That shops and hotels made an effort to decorate their premises is perhaps not surprising, but it was surprising how enthusiastically many of them did it, how lavishly, and also how many people, residents who had nothing particular to gain, had entered into the spirit of it, enthusiastically decorating their frontages. I’ve never seen anything like it.
When I cycled through one of York’s suburban areas a few weeks back, near the start of the World Cup, I saw some enthusiastic World Cup themed house decorations, huge England flags hanging out of windows. But you’re only going to do that if you’re a massive fan of football. The ‘yellow fever’ seems to have had a much wider reach, taking in people who have no particular interest in the TdF, or sport in general.
And that’s what friends have said, that they were surprised by how enthusiastic they felt by the time the event actually arrived. People who said that they might stand up and look out of the window for the couple of seconds when it passed were actually to be found on the day hanging out of the window an hour before waiting for it to arrive. The atmosphere on Bootham was buzzing, and from the photos I’ve seen it looks similar everywhere those riders went through.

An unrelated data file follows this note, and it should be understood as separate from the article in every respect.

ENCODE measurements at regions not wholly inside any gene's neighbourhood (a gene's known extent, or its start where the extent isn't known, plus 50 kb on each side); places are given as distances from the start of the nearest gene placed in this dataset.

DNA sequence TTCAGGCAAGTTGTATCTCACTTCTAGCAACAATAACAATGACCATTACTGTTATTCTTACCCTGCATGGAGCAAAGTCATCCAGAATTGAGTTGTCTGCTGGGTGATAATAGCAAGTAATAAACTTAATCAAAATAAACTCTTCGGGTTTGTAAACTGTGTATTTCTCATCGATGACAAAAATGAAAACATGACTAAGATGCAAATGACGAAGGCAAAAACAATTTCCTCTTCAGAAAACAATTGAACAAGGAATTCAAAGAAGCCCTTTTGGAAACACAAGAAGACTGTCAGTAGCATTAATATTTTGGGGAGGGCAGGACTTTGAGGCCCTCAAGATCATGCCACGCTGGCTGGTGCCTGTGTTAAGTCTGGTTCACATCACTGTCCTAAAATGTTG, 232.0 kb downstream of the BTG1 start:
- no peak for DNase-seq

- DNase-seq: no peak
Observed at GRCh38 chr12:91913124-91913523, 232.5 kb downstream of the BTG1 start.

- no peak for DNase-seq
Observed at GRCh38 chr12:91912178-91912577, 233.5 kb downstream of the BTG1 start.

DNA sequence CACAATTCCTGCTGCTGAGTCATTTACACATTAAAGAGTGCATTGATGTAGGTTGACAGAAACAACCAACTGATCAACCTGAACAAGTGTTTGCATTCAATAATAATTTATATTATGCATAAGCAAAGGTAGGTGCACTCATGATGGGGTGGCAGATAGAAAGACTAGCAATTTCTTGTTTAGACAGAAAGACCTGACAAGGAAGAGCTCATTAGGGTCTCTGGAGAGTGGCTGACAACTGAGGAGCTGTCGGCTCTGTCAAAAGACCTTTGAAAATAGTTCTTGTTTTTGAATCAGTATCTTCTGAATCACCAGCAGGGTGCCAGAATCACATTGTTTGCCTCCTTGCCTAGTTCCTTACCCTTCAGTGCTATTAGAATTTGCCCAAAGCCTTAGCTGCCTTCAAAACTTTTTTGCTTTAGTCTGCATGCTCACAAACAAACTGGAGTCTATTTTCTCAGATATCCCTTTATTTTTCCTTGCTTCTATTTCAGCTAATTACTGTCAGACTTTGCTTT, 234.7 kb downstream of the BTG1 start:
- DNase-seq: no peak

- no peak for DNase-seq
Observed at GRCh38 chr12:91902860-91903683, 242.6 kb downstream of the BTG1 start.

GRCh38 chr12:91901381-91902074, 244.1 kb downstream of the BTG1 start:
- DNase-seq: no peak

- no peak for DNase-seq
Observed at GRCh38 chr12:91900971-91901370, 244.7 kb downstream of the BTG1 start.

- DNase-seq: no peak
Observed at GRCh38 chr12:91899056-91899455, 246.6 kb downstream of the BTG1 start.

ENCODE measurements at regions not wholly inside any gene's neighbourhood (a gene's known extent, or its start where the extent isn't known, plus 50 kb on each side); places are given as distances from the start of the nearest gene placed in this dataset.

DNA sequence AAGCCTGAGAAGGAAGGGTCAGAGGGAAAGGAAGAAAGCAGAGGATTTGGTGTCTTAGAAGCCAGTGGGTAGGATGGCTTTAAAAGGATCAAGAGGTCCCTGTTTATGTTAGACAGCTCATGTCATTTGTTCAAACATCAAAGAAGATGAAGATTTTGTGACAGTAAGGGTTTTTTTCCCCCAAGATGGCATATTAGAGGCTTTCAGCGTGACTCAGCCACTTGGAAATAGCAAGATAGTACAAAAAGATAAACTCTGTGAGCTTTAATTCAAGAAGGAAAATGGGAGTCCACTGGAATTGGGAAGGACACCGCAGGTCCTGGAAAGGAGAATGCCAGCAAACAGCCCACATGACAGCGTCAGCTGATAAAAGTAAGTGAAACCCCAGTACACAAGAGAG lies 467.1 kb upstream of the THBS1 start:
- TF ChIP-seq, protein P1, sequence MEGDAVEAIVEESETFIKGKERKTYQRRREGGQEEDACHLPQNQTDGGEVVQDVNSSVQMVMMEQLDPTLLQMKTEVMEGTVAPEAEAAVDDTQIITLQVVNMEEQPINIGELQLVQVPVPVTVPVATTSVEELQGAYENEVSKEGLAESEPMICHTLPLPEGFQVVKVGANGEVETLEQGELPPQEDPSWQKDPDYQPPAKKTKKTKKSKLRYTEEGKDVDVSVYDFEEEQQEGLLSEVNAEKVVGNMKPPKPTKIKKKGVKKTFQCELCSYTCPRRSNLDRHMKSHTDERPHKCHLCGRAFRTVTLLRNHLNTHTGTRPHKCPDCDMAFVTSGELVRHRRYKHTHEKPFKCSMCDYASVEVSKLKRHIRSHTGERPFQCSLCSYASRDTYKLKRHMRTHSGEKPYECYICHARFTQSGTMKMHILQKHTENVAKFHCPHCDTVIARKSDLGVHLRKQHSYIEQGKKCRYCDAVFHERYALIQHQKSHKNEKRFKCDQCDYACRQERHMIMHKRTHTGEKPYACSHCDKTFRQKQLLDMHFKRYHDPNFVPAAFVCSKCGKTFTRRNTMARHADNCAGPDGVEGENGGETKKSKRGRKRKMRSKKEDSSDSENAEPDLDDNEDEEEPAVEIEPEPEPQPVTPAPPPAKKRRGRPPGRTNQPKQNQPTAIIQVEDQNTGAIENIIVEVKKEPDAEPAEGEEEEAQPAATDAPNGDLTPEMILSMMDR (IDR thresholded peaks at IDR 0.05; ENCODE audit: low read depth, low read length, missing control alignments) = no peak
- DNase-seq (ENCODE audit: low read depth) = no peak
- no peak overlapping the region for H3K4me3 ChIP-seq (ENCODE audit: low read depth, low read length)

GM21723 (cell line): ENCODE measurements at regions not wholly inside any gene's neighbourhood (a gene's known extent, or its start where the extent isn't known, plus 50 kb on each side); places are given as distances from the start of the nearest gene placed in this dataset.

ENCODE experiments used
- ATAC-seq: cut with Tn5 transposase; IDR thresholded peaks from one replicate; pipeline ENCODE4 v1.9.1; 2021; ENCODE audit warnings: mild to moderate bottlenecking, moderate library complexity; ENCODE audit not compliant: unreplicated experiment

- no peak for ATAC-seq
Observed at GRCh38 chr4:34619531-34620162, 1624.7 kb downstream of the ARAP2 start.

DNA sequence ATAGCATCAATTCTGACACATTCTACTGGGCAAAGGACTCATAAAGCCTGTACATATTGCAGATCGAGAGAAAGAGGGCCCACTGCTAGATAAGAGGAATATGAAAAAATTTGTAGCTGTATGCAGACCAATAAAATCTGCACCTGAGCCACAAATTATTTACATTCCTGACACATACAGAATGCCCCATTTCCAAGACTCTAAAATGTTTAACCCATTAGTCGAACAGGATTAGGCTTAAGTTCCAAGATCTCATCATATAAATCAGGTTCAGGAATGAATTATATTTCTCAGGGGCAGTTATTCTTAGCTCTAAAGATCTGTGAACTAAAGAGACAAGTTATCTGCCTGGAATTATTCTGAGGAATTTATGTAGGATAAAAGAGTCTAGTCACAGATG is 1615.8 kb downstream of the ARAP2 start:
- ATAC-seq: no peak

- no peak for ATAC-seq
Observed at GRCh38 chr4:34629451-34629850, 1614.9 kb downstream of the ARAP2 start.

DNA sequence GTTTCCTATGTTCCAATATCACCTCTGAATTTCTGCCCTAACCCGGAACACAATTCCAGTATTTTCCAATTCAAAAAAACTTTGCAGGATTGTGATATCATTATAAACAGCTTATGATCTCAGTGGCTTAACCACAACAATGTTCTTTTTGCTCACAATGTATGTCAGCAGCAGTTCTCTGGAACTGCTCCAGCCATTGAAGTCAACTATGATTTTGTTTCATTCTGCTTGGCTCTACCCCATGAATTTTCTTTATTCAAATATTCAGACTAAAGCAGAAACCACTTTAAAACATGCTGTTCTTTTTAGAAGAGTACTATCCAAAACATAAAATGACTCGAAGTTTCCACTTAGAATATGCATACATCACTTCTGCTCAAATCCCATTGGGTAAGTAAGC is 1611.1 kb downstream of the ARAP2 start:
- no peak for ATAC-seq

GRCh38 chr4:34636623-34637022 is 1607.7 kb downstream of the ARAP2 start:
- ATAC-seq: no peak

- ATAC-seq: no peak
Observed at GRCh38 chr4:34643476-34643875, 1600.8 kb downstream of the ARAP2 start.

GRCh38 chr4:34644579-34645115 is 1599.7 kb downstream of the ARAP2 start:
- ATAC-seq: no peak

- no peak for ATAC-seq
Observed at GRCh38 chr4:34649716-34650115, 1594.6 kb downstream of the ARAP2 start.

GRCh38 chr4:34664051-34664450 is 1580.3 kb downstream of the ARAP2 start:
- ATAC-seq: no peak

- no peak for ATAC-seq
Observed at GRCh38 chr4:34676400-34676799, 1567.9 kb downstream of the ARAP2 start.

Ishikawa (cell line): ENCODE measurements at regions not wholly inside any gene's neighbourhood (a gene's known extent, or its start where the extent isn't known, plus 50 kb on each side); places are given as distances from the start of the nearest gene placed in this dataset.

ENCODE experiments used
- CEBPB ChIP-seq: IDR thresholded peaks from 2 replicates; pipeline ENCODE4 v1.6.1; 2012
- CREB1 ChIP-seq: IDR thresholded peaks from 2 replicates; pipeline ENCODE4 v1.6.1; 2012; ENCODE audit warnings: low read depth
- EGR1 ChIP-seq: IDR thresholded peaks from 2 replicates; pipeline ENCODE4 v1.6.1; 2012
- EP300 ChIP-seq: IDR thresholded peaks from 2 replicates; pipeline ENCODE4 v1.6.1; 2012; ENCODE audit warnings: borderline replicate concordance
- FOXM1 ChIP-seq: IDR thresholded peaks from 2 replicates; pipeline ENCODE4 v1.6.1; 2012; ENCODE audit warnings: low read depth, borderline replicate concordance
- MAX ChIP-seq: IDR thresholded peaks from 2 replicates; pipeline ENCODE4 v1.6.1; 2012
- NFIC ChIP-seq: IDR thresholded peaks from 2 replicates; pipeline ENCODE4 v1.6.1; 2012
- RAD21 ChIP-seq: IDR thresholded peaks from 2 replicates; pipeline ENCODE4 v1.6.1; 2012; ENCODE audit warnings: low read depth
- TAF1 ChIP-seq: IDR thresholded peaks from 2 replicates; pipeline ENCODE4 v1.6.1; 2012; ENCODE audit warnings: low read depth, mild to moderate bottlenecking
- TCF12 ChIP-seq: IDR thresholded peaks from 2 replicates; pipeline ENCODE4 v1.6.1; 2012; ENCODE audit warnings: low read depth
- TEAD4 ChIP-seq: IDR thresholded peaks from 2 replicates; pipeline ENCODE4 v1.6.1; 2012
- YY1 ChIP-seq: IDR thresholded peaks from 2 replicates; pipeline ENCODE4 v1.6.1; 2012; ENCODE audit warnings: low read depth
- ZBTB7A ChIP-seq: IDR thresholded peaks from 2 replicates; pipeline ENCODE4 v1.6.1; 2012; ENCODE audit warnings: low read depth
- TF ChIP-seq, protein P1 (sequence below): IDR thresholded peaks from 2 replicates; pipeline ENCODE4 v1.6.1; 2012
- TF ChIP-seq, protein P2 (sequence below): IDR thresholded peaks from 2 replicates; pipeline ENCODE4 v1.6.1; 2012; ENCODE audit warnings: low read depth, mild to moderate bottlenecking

So why did this bring so many people together, even people who don’t generally feel drawn in to a sense of ‘national celebration’ about other events? We didn’t have to all get behind a national flag, for a start, which helps. So though you may have demonstrated your allegiances with your choice of bunting, you could also display plain yellow bunting or balloons or flowers or paint a bike yellow. So it was something everyone could gather round? Is it perhaps because the focus was on York/Yorkshire, does that make it easier to gather everyone in? Yorkshire is well-known for its strong sense of regional identity.
It seemed to take in everyone, seemed properly inclusive.
Certainly I loved the creative responses I’ve seen in recent weeks. I’d love to know your thoughts on the event and the build-up to it if you were here in York. If you watched us on the TV or online, how did we look?